When Henry steps back and views the direction his life has taken he is greatly startled. Although he has made a conscious decision to pursue his lifestyle, its chaotic, reckless pace amazes him in retrospect. He asks himself a number of rhetorical questions which to the sober reader seem self evident: ‘how did i end up here?’ (‘how did i end up here?’), ‘how did i fall so fuckin’ low?  (‘I’ll just call her bitch’), and ‘when did i fall/ when did i fail? (‘dance then on the grave of a dearly departed’).

In such moments of vulnerability and self reflection, the poet agonizingly expresses his considerable doubts and regrets. In the third person poem ‘equanimity amongst the living’ the ‘old poet’ pain-stakingly realizes that he has ‘tossed away/ everything/ for a taste/ a simple lick.’ In ‘addict’ he views himself like Coleridge’s Ancient Mariner ‘as a leper/ a pilgrim/ a corpse lost in a rotting sea.’ In the poem ‘tails hasn’t come up yet’, he graphically sums up the depths to which his life has been reduced to since completing his worthless university degree and getting stuck into the meth:

when I weigh my scale
this is what I’ve got:

internet masturbation
white line inhalation
one round in the chamber
and the distance to watch

In ‘forgive me father my sins’ he makes the stark realization: ‘i never thought i’d be an addict/ i never thought i’d fail completely/ i never thought i’d sit mute and wait/ in front of a television.’ In many respects time has stopped for ‘sad-sack Jack’. Many of the poems in this collection are about waiting. Waiting for the next score, waiting for inspiration, waiting for anything to happen. In ‘discovery and departure’ he waits at a Greyhound bus terminal for a yet unknown destination. He is rootless, in a kind of secular limbo without a center. In the remarkable poem ‘fifteen points without a center’ Henry describes how this waiting is akin to ‘awaiting the church door to open- / my penance is in the waiting.’

The quest for personal freedom and expression obviously have their downsides. To Henry meth brings euphoria, self confidence and an increased libido- but also chaos, disintegration and alienation from family and friends. Many of the poems directly address his ex-wife often in a tone of regret and merging on self pity. In one of the books most powerful poems ‘a slow inching forward’ he admits in the opening line, ‘chaos sits harbored at the center of my soul’ and it feels like ‘a rope cinches tighter/ around my neck’. There is sense of tragedy, of a wasted life, when later in the poem he utters, ‘you have left me/ atop buildings awash in fire/ you have left me/ alone.’

In ‘’ Henry explains to the reader the source of much of his public anger, how he ‘threw in the towel’ after unsuccessfully sending out 237 resumes to find a mainstream job. In ‘novice’ he uses the inventive metaphor to describe his disillusionment, ‘i am/ in denial// dreams ass-fucked and bleeding/ two years gone and 20k more in debt’.  As the interview which follows explains, Henry wrote Crunked  in the context of returning to college in his late 40s to complete an MFA degree with the intention of teaching but he was unable to score a job despite sending off hundreds of resumes. In ‘dance then on the grave of a dearly departed’ as his aspirations ‘fall apart,’ he states bitterly, identifying himself with Icarus: ‘I should never have been a poet/ never went back to school/…never reached so high’.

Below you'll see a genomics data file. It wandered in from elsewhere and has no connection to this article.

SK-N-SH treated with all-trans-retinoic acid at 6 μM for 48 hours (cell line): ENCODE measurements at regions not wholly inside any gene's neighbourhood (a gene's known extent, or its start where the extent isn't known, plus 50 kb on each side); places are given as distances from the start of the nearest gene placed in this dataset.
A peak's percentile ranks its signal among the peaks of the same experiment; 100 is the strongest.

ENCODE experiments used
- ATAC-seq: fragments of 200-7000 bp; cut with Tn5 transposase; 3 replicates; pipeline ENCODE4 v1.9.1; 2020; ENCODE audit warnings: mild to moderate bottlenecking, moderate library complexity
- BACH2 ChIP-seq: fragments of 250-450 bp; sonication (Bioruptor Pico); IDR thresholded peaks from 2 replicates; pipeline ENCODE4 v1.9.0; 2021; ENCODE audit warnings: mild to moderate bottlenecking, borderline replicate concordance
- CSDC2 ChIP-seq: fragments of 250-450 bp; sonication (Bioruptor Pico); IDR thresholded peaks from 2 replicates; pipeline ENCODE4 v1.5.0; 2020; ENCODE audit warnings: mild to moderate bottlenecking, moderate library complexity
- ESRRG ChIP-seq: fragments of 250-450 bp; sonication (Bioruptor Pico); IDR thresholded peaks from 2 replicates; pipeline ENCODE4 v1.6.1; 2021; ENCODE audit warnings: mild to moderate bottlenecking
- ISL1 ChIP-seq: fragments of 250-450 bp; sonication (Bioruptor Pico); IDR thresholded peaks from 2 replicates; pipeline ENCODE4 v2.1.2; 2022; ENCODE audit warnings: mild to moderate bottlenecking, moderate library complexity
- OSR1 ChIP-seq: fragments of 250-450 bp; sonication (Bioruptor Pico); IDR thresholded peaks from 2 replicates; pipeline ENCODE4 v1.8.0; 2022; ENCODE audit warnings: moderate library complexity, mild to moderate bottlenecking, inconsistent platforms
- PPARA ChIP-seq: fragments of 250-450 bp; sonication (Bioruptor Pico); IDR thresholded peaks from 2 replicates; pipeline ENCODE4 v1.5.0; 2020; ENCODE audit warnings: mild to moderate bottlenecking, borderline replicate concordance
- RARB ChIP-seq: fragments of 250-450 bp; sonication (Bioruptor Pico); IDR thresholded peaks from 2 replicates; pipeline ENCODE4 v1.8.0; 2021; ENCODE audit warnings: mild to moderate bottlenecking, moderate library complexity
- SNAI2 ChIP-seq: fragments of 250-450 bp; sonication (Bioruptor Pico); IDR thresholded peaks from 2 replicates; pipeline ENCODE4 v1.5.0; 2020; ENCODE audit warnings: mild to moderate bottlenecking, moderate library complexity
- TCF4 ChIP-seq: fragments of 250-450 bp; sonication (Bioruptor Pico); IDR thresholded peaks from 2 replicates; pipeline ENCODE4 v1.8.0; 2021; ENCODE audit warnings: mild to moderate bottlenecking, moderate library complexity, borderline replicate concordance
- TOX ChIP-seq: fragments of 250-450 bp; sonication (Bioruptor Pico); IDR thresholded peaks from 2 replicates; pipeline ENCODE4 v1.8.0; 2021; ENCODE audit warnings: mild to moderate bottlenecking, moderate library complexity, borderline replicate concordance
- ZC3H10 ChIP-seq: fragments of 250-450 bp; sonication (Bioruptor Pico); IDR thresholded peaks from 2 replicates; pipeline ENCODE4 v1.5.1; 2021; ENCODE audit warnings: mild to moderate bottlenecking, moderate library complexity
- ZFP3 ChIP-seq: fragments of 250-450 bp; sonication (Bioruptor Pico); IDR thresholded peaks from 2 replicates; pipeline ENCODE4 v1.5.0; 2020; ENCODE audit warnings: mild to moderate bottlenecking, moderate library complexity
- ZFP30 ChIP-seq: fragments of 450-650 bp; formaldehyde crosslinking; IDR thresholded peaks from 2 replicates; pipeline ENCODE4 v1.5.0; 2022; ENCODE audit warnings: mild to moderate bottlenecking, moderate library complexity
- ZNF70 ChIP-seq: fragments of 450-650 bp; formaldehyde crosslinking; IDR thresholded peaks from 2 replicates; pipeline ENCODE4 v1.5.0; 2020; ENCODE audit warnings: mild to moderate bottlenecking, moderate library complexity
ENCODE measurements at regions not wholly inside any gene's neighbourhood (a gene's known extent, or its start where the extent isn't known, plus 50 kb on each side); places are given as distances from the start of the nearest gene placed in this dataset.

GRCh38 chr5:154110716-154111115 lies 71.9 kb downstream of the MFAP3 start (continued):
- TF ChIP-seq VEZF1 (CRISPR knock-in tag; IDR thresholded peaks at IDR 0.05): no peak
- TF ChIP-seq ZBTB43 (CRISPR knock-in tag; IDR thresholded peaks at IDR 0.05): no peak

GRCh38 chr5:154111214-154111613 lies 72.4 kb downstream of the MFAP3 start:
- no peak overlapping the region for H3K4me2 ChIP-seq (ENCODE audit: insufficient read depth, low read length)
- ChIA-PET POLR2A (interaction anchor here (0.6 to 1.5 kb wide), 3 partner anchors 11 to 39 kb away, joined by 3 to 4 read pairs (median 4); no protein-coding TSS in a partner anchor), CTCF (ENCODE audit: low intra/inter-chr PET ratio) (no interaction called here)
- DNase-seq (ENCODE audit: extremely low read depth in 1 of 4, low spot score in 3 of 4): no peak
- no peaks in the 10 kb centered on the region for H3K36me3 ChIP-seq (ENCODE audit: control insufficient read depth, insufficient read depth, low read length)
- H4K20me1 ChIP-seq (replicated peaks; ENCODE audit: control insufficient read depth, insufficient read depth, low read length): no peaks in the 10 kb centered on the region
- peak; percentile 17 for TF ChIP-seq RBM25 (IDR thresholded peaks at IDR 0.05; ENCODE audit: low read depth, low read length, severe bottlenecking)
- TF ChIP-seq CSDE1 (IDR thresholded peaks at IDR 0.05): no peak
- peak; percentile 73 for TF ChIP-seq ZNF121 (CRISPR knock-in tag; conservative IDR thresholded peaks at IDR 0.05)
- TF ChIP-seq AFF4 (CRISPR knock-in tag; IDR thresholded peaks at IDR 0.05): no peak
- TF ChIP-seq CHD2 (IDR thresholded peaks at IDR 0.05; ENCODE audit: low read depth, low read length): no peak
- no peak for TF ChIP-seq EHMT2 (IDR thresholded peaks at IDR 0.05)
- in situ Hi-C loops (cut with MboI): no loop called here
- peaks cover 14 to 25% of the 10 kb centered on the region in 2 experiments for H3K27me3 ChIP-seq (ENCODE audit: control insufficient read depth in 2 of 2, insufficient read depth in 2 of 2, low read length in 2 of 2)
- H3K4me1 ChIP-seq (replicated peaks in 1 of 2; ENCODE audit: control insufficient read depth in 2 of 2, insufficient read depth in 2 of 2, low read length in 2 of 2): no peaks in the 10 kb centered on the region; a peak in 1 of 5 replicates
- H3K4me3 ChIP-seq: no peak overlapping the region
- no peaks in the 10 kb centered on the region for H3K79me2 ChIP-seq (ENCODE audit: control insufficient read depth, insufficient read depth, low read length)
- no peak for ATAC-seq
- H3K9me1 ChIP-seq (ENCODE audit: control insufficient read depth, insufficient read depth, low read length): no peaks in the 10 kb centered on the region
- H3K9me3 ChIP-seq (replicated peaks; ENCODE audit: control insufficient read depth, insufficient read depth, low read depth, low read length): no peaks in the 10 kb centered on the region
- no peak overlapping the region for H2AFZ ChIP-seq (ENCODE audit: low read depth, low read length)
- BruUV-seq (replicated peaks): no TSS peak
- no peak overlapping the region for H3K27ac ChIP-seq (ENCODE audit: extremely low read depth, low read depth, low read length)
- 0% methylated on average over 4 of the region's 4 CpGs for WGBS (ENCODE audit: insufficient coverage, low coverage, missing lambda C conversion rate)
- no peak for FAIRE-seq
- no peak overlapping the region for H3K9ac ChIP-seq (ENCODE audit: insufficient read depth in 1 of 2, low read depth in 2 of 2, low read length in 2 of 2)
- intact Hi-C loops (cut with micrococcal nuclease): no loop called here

In ‘future’ Henry realizes ‘there’s no future for me/ not here, not in words/ or pages/ my lies have caught up with me. He closes his eyes and takes the ‘sledgehammer kick’ he vows defiantly: ‘I will never stop running’ towards the next rush. In ‘containment’ he furthers this point, ‘i am not quitting, / when faced with that alternative/ I find contentment// living// right here’. Instead of sitting around a table studying literature, he says in ‘tails hasn’t come up yet’ that ‘I live by the balls’ and ‘it’s my revocation/ my rapture’.

on writing

There are close to a dozen poems in Crunked in which Henry provides explicit insights into his writing process, choice of subject matter and underlying intent. Henry is a frenetic, highly spontaneous writer who gets it down fast and rarely edits his work once it is completed. In ‘paths know no direction’ he describes the origins of one particular poem and how it takes shape in his mind:’ ‘it starts with a title/ not by design/ simple words/ a progression/ a development of sense/ an explosion of light/ burning fire/ seeing through nucleoli/ red blood cells dance beneath/ chemically burned eyes’. In ‘and in the beginning’ he states that ‘poetry’s my main addiction’ but the ‘other one’ ‘finally gets it done’. In ‘last Thursday night’ he furthers the notion that he uses drugs to quell his anxiety and to evoke his creativity. While waiting to be seen by a doctor in a public hospital he takes a hit in the restroom to settle his nerves. In a clever extended metaphor he explains how his ‘poem begins with a thought/ and how these ideas are intuitively reworked in his brain like a snort of meth:

in my head, i see words form line after line-
when they come out i place them on a flat surface
cut the rocks down to powder with the hard edge of a
credit card forming lines on a flat surface
(how many lines make a stanza?)
i roll my last five-dollar bill into a tube and snort